Here’s how it was supposed to go: Republican Rick Lazio wins the gubernatorial nod at New York’s state party convention and rides it all the way to a general election trouncing at the hands of Democrat Andrew Cuomo.
Carl Paladino had other plans. The Tea Party-lovin’, racist email-sending, welfare-recipients-to-prisons-proposing millionaire who collected enough signatures to force a primary with Lazio September 14, could just snatch the party nomination out of Lazio’s mosque-hating grasp.
A Qunnipiac poll this week shows Paladino trailing by 12 points. But Lazio’s lead of 47-35 has shrunk since the last Quinnipiac poll, at the end of July, when Lazio led 39-23. A Siena poll from mid-August also shows Lazio’s lead shrinking, from 40-20 in Siena’s mid-July poll to 43-30 by August.
The TPM Poll Average finds Lazio leading Paladino 46.3%-34.8%. Check out the trend lines. Lazio still has a double-digit lead, of course, but Paladino has been closing the gap.
Paladino started out riding this election season’s wave of populist anger with his “I’m mad as hell” campaign slogan and his pledge to be “cleaning out the dirty trash” of Albany if elected.
But as the campaign has worn on, and as Paladino has picked up the backing of some officials in the state Republican party and several county GOP leaders, he’s pivoted slightly to focus on more substantive issues, however unorthodox his proposals may be (see: housing welfare recipients to prisons).
One recent proposal is the “dignity corps,” based on the Civilian Conservation Corps of the New Deal, according to a Paladino press release. Paladino hopes the “community work programs will give long-term unemployed New Yorkers an opportunity to train, work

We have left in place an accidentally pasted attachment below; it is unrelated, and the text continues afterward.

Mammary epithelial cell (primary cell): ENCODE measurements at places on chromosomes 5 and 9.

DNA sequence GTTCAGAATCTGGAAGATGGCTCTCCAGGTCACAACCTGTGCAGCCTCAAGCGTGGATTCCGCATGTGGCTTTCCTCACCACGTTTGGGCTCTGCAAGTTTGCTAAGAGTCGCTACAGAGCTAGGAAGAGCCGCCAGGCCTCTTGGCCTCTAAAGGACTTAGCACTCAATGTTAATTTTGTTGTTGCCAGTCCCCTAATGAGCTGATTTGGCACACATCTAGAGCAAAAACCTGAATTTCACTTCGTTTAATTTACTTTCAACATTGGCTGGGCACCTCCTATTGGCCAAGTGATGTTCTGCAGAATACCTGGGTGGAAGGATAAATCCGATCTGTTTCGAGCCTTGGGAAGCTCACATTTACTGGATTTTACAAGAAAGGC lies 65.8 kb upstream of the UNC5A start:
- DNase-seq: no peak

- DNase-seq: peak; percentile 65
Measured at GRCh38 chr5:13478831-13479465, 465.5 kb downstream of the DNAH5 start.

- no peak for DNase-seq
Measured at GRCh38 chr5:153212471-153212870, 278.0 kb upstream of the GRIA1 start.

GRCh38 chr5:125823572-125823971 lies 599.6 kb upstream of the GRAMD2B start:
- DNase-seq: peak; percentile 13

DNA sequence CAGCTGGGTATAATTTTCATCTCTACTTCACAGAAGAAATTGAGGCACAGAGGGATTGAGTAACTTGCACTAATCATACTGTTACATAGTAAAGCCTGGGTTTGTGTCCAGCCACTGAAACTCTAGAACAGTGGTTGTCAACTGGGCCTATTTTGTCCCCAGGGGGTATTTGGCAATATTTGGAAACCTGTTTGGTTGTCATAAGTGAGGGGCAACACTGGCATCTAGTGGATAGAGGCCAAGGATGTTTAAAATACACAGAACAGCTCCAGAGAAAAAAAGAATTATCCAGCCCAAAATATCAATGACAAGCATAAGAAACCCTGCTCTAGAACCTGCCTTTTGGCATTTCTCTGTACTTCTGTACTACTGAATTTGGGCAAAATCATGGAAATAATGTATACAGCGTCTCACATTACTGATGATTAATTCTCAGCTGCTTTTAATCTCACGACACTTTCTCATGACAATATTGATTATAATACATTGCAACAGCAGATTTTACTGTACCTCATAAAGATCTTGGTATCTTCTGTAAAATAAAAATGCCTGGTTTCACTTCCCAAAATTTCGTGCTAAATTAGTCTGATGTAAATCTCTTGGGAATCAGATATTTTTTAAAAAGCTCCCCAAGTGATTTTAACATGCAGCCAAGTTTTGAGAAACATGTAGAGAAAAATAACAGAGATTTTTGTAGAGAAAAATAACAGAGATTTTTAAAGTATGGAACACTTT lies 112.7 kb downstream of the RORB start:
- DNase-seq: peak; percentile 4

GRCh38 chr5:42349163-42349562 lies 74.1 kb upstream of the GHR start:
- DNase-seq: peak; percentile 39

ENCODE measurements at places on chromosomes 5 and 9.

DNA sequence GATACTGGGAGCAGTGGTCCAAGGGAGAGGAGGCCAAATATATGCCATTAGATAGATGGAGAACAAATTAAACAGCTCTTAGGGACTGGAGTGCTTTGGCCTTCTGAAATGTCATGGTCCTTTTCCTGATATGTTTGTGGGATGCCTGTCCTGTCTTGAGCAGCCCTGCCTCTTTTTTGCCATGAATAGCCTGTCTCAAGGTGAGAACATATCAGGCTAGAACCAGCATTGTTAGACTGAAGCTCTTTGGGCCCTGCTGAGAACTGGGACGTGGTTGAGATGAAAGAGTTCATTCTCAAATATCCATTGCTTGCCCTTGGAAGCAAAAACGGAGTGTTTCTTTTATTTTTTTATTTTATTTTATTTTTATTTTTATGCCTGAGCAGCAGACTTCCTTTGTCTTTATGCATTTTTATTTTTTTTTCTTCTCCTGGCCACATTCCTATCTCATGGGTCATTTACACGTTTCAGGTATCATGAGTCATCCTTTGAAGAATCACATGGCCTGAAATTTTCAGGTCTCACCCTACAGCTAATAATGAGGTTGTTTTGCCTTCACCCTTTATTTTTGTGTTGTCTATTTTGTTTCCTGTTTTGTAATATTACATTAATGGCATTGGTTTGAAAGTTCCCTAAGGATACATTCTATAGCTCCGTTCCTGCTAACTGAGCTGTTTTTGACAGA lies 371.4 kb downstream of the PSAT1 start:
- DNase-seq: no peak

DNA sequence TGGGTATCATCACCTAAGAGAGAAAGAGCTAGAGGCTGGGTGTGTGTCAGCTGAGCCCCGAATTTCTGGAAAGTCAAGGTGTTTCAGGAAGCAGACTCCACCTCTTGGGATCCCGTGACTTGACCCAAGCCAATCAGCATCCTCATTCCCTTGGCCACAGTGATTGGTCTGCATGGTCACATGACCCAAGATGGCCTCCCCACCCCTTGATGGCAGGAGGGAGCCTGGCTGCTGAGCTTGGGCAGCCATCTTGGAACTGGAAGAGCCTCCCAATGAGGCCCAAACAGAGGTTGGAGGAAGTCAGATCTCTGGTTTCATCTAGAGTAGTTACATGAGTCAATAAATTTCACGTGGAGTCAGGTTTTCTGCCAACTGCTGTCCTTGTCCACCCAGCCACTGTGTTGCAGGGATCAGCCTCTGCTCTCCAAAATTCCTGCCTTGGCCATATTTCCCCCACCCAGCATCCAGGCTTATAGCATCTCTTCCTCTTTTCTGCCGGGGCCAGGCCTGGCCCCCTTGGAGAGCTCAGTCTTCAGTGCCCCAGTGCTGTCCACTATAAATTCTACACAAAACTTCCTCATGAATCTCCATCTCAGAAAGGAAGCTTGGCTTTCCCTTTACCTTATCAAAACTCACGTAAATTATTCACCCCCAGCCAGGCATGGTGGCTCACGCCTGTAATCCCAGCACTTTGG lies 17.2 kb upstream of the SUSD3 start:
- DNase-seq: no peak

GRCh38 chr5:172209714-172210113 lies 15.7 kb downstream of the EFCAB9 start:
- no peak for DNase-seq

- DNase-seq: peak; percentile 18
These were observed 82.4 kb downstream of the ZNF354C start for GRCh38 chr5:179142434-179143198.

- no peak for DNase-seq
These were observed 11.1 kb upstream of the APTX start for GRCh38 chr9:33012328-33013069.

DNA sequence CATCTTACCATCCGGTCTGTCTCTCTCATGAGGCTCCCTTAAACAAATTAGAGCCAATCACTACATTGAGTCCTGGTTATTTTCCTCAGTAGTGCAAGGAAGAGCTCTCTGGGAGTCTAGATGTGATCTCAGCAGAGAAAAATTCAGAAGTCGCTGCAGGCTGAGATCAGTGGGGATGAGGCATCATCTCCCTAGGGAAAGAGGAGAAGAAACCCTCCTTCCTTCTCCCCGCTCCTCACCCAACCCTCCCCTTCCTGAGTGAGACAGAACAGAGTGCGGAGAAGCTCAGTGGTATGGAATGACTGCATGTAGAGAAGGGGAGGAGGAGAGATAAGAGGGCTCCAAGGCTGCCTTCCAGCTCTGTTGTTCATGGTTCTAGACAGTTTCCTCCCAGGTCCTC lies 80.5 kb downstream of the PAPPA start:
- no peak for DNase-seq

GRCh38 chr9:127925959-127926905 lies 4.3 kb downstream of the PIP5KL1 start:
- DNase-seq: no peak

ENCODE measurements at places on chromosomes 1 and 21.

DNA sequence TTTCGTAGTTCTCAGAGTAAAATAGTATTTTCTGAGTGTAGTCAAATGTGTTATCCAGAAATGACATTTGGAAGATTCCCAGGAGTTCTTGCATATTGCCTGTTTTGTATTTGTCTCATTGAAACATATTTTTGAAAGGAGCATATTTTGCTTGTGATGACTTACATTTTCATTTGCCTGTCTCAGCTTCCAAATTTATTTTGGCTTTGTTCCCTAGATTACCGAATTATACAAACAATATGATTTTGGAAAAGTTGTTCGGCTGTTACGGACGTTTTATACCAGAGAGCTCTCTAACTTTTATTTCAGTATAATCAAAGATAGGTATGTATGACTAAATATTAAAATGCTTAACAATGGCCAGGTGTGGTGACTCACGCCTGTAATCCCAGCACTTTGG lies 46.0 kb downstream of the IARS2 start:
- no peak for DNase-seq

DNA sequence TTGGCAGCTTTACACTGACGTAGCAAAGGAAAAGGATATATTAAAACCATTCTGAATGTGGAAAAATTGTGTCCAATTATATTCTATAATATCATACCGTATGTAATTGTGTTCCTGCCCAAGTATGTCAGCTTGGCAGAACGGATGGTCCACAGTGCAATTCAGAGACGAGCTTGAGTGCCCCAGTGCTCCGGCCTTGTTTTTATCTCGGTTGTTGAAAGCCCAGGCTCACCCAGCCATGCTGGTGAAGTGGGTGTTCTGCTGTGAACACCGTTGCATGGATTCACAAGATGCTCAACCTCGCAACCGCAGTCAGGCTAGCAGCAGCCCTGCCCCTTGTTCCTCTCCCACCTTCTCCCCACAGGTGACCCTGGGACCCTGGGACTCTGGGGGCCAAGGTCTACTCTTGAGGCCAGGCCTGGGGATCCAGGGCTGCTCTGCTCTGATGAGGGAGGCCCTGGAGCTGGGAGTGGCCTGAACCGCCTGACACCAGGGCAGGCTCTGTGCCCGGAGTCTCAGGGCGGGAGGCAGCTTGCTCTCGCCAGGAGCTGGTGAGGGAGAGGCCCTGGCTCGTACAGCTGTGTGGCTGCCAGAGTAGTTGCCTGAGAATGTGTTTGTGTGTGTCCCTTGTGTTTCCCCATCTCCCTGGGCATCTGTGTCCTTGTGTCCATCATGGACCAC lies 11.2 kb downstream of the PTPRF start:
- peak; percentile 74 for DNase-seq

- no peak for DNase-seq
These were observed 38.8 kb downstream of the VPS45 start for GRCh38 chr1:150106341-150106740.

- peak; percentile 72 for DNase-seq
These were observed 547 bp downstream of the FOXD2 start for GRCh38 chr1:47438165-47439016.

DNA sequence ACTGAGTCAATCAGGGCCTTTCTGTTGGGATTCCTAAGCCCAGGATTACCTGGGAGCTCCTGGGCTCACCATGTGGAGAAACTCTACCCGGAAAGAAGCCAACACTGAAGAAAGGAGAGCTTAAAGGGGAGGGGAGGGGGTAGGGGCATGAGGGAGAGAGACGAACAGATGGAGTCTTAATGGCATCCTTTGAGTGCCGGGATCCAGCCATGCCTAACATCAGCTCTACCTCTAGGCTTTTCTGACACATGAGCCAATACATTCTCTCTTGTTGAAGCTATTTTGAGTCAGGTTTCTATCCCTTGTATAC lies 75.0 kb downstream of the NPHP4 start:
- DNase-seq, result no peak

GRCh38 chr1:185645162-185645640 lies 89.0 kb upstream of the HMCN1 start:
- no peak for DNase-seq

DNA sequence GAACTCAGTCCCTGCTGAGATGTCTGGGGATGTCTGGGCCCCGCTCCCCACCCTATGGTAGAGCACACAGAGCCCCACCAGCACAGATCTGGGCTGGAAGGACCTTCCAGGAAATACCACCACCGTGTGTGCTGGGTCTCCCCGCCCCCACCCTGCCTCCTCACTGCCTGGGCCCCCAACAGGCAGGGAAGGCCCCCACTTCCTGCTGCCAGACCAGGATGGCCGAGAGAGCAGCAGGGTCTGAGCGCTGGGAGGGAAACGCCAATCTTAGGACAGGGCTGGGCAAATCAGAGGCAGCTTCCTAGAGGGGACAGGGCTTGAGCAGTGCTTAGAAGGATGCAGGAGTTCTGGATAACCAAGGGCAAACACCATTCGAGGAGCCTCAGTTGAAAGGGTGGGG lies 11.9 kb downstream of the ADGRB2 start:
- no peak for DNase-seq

and upgrade their skills to find fulfilling jobs.”
It also helps that Lazio has been doing pretty much the opposite — focusing his energy on opposing the planned Park51 Islamic center a few blocks from Ground Zero in lower Manhattan. Lazio has even challenged Cuomo to a debate that only focuses on the center, a request that has gone largely ignored by Cuomo.
Paladino has also been outspoken in his opposition to Park51, but Lazio’s TV ads and web videos — which invoke imagery of the 9/11 attacks to oppose the planned Islamic center — have managed to evoke the ire of New York City firefighters and police sergeants alike.
And for all of his challenges to Cuomo, Lazio has been pretty evasive when it comes to Paladino’s own challenges for a debate, giving the Republican outsider a chance to pounce: “Clearly, Rick Lazio is too frightened to appear at a public one-on-one debate with me. Maybe Rick can’t face the voters because he has so many smudges on his lifelong record as a career politician.”
All of this may be why, as Ben Smith points out, the reliably conservative New York Post has been calling out Lazio, and even offering some faint praise for Paladino:
Maybe it’s because Paladino talks about issues relevant to people.
On Thursday, for example, he encouraged state workers to help identify blatant examples of waste and those scamming the system.
Lazio is barely saying anything.
Of course, 12 points is a lot of ground to make up. And Lazio still has the traditionally vital Conservative Party backing, and the support of 55 county GOP leaders (to the Paladino campaign’s claim of 8, according to the New York Times).
But now Paladino, who’s been using his significant fortune to finance his campaign, is turning his attention to TV ads leading up to the September 14 primary. Campaign spokesman Michael Caputo sent out a statement yesterday detailing the final push:
Today begins our media push. We’re on television and radio full-force, hitting Republicans’ mailboxes and gearing up for a big finish at a time when the Q-poll shows Rick’s voters are looking for another candidate. And Rick is out of cash. Carl Paladino is tailgating Rick Lazio; everyone knows it and the public polls prove it. We’re pulling into the passing lane today and we’ll have Rick in our rear view mirror by next week.
Caputo’s confidence aside, Paladino has a much simpler view of his campaign. “I’m a novice to all this,” he says. “I’m just frankly telling you what I think. I’ll get in the face of anyone I think is wrong.”